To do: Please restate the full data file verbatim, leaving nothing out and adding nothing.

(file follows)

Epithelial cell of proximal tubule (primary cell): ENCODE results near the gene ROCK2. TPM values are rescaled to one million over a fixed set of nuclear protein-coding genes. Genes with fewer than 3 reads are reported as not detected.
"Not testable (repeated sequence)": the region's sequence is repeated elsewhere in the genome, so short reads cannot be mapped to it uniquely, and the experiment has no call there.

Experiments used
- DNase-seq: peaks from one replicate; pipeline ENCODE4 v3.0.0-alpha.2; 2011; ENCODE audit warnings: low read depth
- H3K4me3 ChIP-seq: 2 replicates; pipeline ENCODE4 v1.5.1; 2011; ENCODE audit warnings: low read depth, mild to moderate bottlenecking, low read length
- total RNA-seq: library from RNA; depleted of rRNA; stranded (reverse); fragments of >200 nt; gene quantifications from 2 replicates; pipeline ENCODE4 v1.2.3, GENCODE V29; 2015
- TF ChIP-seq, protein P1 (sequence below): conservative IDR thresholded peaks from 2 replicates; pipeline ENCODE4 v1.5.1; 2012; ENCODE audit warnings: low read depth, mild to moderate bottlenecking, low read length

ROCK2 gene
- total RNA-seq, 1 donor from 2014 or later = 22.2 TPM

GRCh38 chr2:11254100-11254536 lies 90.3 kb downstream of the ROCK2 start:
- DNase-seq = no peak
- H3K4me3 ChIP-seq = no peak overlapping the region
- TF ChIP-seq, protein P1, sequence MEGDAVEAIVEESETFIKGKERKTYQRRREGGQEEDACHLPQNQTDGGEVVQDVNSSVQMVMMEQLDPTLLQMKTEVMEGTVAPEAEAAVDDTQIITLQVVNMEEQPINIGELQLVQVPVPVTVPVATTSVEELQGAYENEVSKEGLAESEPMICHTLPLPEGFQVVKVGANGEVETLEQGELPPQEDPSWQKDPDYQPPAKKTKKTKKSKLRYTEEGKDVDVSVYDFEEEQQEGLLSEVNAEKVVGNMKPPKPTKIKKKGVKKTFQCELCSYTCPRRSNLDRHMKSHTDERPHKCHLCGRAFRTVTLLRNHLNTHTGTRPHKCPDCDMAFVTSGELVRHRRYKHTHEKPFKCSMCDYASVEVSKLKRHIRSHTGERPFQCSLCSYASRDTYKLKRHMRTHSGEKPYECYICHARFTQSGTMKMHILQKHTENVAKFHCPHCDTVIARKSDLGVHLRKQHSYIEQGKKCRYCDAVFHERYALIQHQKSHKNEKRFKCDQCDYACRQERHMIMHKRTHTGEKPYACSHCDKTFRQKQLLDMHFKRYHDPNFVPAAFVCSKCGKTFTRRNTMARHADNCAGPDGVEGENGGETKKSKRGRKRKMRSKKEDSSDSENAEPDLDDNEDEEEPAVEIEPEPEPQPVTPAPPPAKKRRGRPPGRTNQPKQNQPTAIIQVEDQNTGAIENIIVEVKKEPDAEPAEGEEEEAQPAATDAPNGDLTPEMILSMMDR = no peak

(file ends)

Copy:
Epithelial cell of proximal tubule (primary cell): ENCODE results near the gene ROCK2. TPM values are rescaled to one million over a fixed set of nuclear protein-coding genes. Genes with fewer than 3 reads are reported as not detected.
"Not testable (repeated sequence)": the region's sequence is repeated elsewhere in the genome, so short reads cannot be mapped to it uniquely, and the experiment has no call there.

Experiments used
- DNase-seq: peaks from one replicate; pipeline ENCODE4 v3.0.0-alpha.2; 2011; ENCODE audit warnings: low read depth
- H3K4me3 ChIP-seq: 2 replicates; pipeline ENCODE4 v1.5.1; 2011; ENCODE audit warnings: low read depth, mild to moderate bottlenecking, low read length
- total RNA-seq: library from RNA; depleted of rRNA; stranded (reverse); fragments of >200 nt; gene quantifications from 2 replicates; pipeline ENCODE4 v1.2.3, GENCODE V29; 2015
- TF ChIP-seq, protein P1 (sequence below): conservative IDR thresholded peaks from 2 replicates; pipeline ENCODE4 v1.5.1; 2012; ENCODE audit warnings: low read depth, mild to moderate bottlenecking, low read length

ROCK2 gene
- total RNA-seq, 1 donor from 2014 or later = 22.2 TPM

GRCh38 chr2:11254100-11254536 lies 90.3 kb downstream of the ROCK2 start:
- DNase-seq = no peak
- H3K4me3 ChIP-seq = no peak overlapping the region
- TF ChIP-seq, protein P1, sequence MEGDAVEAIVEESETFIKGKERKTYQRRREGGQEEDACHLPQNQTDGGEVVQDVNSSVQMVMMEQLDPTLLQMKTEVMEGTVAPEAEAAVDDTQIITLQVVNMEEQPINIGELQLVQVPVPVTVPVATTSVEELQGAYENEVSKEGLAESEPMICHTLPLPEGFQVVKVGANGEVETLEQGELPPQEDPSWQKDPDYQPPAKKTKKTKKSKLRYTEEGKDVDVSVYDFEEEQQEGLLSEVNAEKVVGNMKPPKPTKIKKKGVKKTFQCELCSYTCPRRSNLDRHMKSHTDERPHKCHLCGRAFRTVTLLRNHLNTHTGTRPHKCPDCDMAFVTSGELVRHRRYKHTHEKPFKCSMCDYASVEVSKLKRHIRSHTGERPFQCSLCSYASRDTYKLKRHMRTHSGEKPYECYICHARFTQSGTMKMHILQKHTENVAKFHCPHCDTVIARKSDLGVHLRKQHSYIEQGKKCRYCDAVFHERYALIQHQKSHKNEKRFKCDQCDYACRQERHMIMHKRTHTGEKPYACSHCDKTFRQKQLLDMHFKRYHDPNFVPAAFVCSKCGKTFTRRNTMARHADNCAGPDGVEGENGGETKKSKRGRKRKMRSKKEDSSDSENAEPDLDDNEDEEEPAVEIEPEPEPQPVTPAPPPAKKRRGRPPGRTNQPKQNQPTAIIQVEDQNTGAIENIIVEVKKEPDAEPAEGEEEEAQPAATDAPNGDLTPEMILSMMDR = no peak